Memoirs of a Geisha: Book Cover
In Memoirs of a Geisha book cover I pursued to design it based solely on the motifs of the book. The design consisted of a willow tree on the front cover and on the back cover there was a geisha that was holding a fan. These symbols were only mentioned when Sayuri was content. I found the tree, snow and a geisha dancing with a fan to be very strong symbolic features in the book.
In this first passage Sayuri shares her passion for dancing, “What I discovered that afternoon was that when my body felt heavy, I could move with great dignity”(153). In the passage Sayuri gives the reader an understanding of what her body feels like before she sets of on a dance routine. She claims that her body feels “heavy” when she is standing and that she could move with great “dignity.” She mentions dignity because she feels almost honored to be dancing as a Geisha and be able to express herself through dance, without tarnishing her reputation. To Sayuri dance makes her feel honored and respected, because being watched by men and admired causes her to feel respect. The Geisha on the back of the book cover was placed there because its purpose was to symbolize Sayuri dancing with her fan.
In this next passage Sayuri compares her life to a winter scene, “ Several years had passed since I’d learned the sad news about my family, and it was amazing to me how completely the landscape of my mind had changes. We all know that a winter scene, though it may be covered over one day, with even the trees dressed in shawls of snow, will be unrecognizable the following spring, Yet I had never imagined such a thing could occur within our selves”(161). Sayuri ponders her life after finding out her family’s fate. Both her parents passed away and her sister ran away forever. The winter scene is described as her way of thinking. She claims that the snow that falls over the trees every season and disappear every spring is like a metaphor for how she changed as a person. She was exposed to a life of adulthood, where she needed to grow up fast and put her childhood on hold forever. The snow motif was an essential motif to the book that was why I chose to interpret that into the book cover by making the tree white instead of having snow on the tree. I thought the cover would be more appealing to the audience if the tree were simply white instead of making the tree it’s natural colors.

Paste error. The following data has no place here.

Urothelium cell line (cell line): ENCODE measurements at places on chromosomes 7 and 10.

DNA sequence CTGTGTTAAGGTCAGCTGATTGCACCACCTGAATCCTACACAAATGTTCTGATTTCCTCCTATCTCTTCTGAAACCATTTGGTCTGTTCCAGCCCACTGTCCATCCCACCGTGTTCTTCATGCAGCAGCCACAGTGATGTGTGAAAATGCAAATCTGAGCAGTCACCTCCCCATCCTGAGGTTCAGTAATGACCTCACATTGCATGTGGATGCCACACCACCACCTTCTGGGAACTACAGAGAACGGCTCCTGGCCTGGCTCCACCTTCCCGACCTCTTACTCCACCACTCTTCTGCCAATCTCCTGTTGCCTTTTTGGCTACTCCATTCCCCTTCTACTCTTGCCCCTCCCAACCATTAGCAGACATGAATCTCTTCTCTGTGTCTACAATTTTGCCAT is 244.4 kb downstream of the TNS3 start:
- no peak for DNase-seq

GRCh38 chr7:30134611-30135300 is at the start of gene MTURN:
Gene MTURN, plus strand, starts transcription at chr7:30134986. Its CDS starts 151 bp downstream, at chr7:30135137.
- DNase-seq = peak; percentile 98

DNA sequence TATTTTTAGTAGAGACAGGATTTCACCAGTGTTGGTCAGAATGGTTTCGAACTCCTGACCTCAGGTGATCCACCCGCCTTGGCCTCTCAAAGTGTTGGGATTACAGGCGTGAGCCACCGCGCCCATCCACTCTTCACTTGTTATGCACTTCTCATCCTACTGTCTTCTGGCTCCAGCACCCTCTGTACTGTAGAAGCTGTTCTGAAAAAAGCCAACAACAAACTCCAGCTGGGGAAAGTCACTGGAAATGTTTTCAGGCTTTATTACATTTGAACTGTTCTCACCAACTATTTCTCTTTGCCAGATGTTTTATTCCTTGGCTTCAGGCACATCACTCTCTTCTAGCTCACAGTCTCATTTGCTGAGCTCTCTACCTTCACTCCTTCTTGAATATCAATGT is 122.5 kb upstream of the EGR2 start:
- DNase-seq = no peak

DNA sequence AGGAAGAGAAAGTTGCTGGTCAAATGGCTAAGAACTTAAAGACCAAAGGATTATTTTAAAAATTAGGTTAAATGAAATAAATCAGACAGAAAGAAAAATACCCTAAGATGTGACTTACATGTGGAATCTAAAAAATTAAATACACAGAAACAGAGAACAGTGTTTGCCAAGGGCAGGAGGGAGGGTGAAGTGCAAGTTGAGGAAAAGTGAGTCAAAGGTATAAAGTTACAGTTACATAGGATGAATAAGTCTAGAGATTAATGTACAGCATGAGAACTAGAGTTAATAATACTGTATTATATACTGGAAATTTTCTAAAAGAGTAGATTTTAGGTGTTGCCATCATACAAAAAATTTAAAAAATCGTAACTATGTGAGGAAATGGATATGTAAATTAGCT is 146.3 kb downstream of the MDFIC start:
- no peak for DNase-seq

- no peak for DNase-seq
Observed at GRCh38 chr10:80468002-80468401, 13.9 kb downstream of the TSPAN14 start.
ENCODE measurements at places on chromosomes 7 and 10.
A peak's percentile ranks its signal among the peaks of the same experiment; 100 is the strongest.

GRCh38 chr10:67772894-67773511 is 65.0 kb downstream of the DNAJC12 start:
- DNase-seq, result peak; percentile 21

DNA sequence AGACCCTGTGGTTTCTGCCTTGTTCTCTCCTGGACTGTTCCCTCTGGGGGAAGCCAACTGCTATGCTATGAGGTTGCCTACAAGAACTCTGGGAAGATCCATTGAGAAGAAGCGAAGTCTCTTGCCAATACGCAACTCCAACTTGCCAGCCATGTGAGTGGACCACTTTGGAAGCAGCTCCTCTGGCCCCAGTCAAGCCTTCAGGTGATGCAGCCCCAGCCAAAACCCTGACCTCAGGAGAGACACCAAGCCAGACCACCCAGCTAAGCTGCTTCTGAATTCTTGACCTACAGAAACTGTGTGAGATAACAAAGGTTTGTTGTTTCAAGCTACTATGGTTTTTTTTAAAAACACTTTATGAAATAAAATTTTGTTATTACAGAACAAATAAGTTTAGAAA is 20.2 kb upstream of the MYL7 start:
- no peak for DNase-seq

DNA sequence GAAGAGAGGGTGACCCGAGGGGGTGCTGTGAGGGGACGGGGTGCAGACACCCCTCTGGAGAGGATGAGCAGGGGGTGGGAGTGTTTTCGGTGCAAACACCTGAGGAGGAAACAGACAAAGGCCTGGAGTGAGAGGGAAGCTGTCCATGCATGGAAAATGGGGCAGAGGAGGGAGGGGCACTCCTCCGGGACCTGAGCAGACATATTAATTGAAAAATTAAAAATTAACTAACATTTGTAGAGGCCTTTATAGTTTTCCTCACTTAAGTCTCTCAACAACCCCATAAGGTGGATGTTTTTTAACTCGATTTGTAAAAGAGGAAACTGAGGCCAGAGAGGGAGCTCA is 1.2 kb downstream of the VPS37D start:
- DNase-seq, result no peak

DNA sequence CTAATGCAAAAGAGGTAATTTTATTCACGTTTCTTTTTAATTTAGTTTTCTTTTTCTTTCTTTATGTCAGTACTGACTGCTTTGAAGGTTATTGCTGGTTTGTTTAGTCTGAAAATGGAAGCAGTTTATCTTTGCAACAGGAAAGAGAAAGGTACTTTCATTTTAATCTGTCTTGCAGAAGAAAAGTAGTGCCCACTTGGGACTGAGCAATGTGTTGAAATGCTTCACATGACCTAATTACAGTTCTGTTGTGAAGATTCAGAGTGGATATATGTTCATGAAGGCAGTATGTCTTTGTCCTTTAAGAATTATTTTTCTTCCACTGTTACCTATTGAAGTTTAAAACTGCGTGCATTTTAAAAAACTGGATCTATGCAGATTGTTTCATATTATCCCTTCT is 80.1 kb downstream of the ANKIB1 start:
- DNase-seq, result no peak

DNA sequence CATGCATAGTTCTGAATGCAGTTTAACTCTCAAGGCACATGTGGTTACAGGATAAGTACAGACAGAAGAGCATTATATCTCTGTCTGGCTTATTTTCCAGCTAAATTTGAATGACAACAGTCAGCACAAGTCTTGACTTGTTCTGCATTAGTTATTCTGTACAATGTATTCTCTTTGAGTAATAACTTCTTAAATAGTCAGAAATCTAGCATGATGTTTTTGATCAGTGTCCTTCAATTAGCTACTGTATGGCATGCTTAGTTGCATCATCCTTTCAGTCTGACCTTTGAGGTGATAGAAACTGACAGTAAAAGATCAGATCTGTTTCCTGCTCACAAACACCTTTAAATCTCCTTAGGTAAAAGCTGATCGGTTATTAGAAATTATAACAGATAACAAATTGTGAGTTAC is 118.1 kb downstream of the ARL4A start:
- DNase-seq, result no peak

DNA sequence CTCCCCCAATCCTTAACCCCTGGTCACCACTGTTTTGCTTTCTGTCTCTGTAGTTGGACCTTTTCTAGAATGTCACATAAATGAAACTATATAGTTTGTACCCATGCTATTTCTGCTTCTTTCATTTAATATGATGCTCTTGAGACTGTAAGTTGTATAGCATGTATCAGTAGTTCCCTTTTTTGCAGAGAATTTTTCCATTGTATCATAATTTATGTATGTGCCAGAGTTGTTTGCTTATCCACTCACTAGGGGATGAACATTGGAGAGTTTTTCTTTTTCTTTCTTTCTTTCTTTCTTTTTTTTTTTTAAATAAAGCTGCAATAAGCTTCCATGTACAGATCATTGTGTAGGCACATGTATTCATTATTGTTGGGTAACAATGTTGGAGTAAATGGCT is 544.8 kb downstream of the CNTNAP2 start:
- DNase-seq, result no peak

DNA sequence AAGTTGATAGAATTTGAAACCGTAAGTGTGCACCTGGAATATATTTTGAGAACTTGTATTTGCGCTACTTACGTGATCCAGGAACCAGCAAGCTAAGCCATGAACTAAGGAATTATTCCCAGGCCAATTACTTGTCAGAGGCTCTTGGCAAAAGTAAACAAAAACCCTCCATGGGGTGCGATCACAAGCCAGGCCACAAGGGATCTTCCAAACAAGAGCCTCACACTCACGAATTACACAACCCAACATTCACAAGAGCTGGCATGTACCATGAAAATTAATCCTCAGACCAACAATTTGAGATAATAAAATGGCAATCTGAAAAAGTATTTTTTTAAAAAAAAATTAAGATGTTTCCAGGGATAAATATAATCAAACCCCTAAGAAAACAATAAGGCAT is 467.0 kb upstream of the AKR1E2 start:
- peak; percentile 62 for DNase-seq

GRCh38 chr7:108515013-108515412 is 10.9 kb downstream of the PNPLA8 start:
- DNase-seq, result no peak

The last motif I believed was very important was the tree, to be more specific a willow tree. Even though Sayuri mentioned a willow tree once to describe someone, I thought that a willow tree was an appropriate representation of Sayuri and her life as a Geisha. In this passage Sayuri is seventy years old and she believes she has become like a tree, “But life softened into something much more pleasant after the Chairman became my danna. I began to feel like a tree whose roots had at last broken into the rich, wet soil deep beneath the surface”(419). After spending a life comparing others to nature she can once be proud of her life present day and compare herself to a tree that is stable and is able to grow into a happy and healthy tree. The purpose of the tree on the front cover was to symbolize Sayuri at the end of the book, finding happiness after spending her whole life trying to find it. Then she finally becomes whole.
Overall the cover was based on the character Sayuri and how she was able to come out of the lonely, isolated world of snow covered trees and become her own tree of life. Her dancing was the only thing that kept her going and gave her the confidence she needed to move on. The book cover embraced Sayuri’s character and demonstrates a true understanding of one of Japan’s most important Geishas.
Monday, March 24, 2008
Memoirs of a Geisha: Book Cover